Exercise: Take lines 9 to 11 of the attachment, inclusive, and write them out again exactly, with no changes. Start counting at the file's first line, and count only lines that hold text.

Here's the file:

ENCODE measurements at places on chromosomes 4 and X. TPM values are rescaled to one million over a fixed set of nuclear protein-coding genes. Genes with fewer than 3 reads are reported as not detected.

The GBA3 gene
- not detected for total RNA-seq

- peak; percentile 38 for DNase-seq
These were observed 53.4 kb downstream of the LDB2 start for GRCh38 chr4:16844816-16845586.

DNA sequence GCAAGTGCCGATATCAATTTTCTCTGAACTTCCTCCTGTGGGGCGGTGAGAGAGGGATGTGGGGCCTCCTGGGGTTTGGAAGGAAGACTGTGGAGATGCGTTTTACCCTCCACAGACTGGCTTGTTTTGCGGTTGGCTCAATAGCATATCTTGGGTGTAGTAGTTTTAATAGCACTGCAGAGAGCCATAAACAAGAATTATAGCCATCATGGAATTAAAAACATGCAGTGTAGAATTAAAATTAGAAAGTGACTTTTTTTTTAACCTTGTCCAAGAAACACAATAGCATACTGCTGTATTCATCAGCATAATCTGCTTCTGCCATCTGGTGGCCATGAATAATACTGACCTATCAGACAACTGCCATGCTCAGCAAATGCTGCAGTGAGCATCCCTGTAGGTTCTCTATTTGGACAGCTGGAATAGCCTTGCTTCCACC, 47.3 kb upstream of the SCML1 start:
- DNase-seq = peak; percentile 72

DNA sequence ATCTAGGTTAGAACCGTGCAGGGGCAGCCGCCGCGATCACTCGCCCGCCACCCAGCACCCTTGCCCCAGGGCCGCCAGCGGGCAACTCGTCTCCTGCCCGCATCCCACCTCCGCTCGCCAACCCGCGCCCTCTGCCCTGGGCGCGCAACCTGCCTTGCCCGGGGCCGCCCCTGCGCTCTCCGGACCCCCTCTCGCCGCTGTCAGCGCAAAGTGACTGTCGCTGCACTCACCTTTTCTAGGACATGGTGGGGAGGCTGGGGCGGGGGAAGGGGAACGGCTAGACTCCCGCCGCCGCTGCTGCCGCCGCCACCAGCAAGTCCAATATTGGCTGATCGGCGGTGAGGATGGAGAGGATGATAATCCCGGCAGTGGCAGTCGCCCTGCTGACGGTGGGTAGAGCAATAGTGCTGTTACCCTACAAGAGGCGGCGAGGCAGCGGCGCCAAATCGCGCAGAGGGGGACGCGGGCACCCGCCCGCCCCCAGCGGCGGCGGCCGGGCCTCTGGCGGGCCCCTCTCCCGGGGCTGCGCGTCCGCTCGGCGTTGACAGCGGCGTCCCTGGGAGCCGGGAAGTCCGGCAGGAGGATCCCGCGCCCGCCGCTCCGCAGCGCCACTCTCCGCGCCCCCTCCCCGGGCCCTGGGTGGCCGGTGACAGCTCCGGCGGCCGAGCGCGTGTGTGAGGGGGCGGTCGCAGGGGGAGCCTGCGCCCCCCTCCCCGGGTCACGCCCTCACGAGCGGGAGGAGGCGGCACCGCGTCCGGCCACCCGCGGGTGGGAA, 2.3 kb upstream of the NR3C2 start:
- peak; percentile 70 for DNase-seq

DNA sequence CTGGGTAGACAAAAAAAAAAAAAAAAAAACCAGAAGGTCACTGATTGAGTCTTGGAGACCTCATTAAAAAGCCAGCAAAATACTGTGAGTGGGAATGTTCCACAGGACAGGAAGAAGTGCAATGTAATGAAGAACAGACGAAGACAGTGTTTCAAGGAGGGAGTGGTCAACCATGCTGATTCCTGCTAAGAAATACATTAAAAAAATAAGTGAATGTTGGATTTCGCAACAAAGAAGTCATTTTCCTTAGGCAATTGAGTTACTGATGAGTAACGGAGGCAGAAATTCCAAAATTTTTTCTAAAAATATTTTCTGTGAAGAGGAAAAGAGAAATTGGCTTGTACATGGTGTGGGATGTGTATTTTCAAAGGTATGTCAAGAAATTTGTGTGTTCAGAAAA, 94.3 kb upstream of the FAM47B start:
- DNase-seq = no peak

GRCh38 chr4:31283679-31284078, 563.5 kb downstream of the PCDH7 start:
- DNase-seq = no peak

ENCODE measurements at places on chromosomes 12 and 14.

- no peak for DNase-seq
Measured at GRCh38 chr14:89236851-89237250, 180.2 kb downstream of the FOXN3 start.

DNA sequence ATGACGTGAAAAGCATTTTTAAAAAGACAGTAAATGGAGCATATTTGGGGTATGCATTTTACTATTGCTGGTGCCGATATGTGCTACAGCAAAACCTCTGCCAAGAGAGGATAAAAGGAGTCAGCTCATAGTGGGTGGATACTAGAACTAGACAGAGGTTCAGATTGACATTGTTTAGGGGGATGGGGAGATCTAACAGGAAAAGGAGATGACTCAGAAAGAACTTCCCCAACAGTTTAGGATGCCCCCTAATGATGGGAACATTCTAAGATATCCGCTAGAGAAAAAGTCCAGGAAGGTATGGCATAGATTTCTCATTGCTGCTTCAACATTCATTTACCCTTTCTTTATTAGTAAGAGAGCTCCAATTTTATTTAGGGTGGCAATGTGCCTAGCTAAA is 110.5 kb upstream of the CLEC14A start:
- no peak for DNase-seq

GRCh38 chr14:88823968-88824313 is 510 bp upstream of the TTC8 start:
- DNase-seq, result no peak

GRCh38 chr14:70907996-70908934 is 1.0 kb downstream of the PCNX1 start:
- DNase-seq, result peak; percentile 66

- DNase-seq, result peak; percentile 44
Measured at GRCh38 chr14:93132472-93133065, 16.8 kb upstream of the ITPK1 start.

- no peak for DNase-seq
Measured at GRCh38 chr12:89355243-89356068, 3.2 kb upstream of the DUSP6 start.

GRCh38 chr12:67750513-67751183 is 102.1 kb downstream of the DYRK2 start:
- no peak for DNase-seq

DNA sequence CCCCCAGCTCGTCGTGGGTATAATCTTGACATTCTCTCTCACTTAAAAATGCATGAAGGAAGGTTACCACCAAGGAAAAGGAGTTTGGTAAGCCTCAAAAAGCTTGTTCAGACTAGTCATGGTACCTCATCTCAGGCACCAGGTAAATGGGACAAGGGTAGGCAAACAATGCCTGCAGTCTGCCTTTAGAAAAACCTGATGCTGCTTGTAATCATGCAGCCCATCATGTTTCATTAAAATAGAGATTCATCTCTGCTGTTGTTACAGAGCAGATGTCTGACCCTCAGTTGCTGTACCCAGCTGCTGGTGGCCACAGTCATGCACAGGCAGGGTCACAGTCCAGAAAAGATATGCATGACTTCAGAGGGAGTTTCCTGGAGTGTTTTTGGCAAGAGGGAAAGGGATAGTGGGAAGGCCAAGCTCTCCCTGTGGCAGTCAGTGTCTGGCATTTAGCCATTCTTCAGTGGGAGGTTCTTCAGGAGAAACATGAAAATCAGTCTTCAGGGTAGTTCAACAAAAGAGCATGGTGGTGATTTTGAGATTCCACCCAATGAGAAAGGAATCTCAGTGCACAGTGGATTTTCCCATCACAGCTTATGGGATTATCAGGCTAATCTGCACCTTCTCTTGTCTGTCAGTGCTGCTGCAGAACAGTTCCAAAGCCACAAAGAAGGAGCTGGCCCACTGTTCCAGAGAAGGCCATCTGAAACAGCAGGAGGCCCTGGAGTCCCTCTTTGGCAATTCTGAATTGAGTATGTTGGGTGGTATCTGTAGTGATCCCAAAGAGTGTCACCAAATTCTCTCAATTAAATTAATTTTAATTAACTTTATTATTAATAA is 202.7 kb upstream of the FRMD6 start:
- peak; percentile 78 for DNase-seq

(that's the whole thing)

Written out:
- peak; percentile 70 for DNase-seq

DNA sequence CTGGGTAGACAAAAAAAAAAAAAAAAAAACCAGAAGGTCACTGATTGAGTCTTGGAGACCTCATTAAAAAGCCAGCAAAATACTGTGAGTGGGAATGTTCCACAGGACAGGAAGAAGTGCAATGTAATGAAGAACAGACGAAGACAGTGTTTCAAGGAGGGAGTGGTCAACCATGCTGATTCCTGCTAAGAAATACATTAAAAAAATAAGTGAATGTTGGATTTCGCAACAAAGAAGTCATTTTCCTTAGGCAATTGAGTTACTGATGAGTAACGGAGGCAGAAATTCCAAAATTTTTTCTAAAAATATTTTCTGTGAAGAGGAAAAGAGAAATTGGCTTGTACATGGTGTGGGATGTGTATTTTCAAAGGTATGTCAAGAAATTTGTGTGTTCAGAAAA, 94.3 kb upstream of the FAM47B start:
- DNase-seq = no peak